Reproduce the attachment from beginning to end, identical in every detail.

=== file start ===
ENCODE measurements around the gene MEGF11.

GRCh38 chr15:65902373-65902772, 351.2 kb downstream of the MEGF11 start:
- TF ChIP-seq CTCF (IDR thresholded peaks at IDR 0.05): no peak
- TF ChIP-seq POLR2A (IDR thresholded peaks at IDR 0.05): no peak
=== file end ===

ENCODE measurements around the gene MEGF11.

GRCh38 chr15:65902373-65902772, 351.2 kb downstream of the MEGF11 start:
- TF ChIP-seq CTCF (IDR thresholded peaks at IDR 0.05): no peak
- TF ChIP-seq POLR2A (IDR thresholded peaks at IDR 0.05): no peak